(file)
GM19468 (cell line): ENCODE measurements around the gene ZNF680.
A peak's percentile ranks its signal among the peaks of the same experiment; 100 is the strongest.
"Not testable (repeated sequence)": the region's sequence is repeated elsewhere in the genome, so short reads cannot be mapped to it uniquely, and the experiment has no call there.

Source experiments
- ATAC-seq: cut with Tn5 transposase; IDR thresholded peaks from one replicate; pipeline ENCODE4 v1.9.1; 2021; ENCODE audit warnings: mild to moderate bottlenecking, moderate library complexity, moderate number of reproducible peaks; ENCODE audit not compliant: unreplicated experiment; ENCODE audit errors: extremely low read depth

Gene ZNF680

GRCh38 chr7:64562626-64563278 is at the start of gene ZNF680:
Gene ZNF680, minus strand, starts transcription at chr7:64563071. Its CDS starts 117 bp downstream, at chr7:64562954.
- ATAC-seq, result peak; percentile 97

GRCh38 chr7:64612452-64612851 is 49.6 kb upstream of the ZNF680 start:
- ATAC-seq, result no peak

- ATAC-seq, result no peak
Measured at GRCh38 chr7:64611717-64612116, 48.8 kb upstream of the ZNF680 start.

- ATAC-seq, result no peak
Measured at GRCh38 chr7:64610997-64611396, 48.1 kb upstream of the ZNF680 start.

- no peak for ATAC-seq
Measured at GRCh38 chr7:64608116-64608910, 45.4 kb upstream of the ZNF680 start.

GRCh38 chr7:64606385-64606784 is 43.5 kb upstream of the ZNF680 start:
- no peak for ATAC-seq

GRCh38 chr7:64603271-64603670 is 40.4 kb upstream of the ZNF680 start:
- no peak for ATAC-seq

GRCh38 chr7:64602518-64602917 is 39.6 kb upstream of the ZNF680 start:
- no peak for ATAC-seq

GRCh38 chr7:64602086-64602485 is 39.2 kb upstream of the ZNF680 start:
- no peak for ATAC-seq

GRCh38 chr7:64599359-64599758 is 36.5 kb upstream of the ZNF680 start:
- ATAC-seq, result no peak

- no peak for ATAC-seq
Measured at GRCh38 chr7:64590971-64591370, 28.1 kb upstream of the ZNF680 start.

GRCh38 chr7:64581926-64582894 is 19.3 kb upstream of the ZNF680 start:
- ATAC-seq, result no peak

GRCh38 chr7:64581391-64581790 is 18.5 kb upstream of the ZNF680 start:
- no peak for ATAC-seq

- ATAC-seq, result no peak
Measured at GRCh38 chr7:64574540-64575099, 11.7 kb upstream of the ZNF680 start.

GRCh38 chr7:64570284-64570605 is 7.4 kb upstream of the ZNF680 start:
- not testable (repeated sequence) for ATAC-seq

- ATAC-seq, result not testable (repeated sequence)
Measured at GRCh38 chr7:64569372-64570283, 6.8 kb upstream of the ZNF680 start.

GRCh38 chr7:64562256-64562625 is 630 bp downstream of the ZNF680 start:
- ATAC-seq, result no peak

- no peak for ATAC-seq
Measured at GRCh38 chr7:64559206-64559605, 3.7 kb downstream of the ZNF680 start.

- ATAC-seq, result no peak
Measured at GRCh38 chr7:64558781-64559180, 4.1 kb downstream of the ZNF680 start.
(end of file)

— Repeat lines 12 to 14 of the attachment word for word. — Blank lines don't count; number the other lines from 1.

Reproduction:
- ATAC-seq, result no peak
Measured at GRCh38 chr7:64611717-64612116, 48.8 kb upstream of the ZNF680 start.

- ATAC-seq, result no peak